The death of Rifleman James Lennox
Update 23 August 2016
Today is the centenary of the death, in Edie’s care, of James Lennox. Click here for a new post about Edie’s poignant account.
In September 2008 I came across this mention of Edie’s diaries.
“made a link between Edie’s account of the dying days of Rifleman James Lennox, from Edward Street, in the Harryville area of Ballymena, who was severely wounded on July 1, 1916. His wounds were mortal and he passed away, after weeks of stoic suffering on August 22.”
“Few men are named in the diary, but there are occasions where the man can be identified. During July and August 1916, she (Nurse Appleton) nurses a young man who everyone knew was without hope, but somehow clung to life for weeks. Although not identified at first, he is later named as ‘Lennox’ and by his date of death, I could eventually pin him down as:-
Nationality: United Kingdom
Regiment/Service: Royal Irish Rifles
Unit Text: 12th Bn.
Date of Death: 22/08/1916
Service No: 1925
Additional information: Son of James and Sarah Lennox, of Edward St., Harryville, Ballymena.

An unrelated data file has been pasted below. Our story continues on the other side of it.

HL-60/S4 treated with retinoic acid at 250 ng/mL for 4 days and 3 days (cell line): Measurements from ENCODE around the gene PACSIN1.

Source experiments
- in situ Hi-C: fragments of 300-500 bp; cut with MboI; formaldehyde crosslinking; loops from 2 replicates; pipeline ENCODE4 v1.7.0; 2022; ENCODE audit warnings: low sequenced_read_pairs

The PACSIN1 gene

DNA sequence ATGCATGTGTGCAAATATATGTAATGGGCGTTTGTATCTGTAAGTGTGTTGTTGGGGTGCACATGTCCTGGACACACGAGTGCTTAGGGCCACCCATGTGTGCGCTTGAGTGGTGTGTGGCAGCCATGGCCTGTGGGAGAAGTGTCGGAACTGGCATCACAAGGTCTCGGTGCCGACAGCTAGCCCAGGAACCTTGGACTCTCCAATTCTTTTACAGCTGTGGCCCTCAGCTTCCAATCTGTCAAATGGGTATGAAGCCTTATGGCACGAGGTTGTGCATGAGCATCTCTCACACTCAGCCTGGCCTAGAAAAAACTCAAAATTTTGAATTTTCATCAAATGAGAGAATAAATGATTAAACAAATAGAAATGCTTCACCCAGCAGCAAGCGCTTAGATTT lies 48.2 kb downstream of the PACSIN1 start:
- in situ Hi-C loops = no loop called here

Casualty Type: Commonwealth War Dead
Grave/Memorial Reference: II. C. 17.
Cemetery: ETRETAT CHURCHYARD.
“The account of his final days is very touching and I thought this link might be of interest to someone in your town – it is so rare to have this sort of descriptive writing of an ordinary soldier. The entries regarding James Lennox begin on July 13th 1916. The diary entry for August 23, 1916 makes particularly emotional reading.”
Here is the diary entry for 23 August 1916:
August 23rd. Lennox died soon after 8 o’c last night. Never have I seen such a slow painful death. It was as if the boy was chained to Earth for punishment. Towards the end it was agony for him to draw the little gasp breaths – & I felt I must clap my hand over nose & mouth – & quench the flickering flame. I am very glad for the boy to be away.
Here is a picture of Rifleman Lennox which I found on a website here. [The photo is no longer on that page]
I have read Edie’s account of the painful and lingering death of this young man many times and, of course, had formed my own hazy picture of him. To then come across the photograph above was a bittersweet shock. Thank you, Edie, for taking such good care of him.
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